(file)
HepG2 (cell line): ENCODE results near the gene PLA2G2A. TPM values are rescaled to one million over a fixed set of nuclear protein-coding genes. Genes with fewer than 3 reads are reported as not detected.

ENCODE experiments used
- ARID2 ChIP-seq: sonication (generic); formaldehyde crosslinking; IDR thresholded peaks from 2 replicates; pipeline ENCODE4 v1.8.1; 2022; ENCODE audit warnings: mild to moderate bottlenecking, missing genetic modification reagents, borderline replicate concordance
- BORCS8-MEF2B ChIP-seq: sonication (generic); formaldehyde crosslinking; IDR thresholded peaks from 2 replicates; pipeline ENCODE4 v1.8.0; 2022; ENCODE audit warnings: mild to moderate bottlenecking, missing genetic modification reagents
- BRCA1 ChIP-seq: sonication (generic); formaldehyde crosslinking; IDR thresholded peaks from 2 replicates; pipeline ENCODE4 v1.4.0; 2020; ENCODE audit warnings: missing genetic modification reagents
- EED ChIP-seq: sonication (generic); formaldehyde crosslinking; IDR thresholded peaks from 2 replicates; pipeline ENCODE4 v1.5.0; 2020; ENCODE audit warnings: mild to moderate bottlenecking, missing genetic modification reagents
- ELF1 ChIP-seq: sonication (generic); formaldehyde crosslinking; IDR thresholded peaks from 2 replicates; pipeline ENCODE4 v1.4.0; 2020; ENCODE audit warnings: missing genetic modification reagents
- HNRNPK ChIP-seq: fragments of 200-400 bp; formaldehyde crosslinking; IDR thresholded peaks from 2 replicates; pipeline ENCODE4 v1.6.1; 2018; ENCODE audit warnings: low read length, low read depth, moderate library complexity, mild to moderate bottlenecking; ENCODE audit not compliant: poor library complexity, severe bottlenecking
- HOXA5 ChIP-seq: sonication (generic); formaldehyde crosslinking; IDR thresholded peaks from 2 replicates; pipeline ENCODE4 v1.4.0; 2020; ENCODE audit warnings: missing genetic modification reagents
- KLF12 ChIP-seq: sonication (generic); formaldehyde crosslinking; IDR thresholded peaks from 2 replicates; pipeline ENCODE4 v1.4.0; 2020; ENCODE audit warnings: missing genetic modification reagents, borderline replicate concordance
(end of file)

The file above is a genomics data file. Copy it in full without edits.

HepG2 (cell line): ENCODE results near the gene PLA2G2A. TPM values are rescaled to one million over a fixed set of nuclear protein-coding genes. Genes with fewer than 3 reads are reported as not detected.

ENCODE experiments used
- ARID2 ChIP-seq: sonication (generic); formaldehyde crosslinking; IDR thresholded peaks from 2 replicates; pipeline ENCODE4 v1.8.1; 2022; ENCODE audit warnings: mild to moderate bottlenecking, missing genetic modification reagents, borderline replicate concordance
- BORCS8-MEF2B ChIP-seq: sonication (generic); formaldehyde crosslinking; IDR thresholded peaks from 2 replicates; pipeline ENCODE4 v1.8.0; 2022; ENCODE audit warnings: mild to moderate bottlenecking, missing genetic modification reagents
- BRCA1 ChIP-seq: sonication (generic); formaldehyde crosslinking; IDR thresholded peaks from 2 replicates; pipeline ENCODE4 v1.4.0; 2020; ENCODE audit warnings: missing genetic modification reagents
- EED ChIP-seq: sonication (generic); formaldehyde crosslinking; IDR thresholded peaks from 2 replicates; pipeline ENCODE4 v1.5.0; 2020; ENCODE audit warnings: mild to moderate bottlenecking, missing genetic modification reagents
- ELF1 ChIP-seq: sonication (generic); formaldehyde crosslinking; IDR thresholded peaks from 2 replicates; pipeline ENCODE4 v1.4.0; 2020; ENCODE audit warnings: missing genetic modification reagents
- HNRNPK ChIP-seq: fragments of 200-400 bp; formaldehyde crosslinking; IDR thresholded peaks from 2 replicates; pipeline ENCODE4 v1.6.1; 2018; ENCODE audit warnings: low read length, low read depth, moderate library complexity, mild to moderate bottlenecking; ENCODE audit not compliant: poor library complexity, severe bottlenecking
- HOXA5 ChIP-seq: sonication (generic); formaldehyde crosslinking; IDR thresholded peaks from 2 replicates; pipeline ENCODE4 v1.4.0; 2020; ENCODE audit warnings: missing genetic modification reagents
- KLF12 ChIP-seq: sonication (generic); formaldehyde crosslinking; IDR thresholded peaks from 2 replicates; pipeline ENCODE4 v1.4.0; 2020; ENCODE audit warnings: missing genetic modification reagents, borderline replicate concordance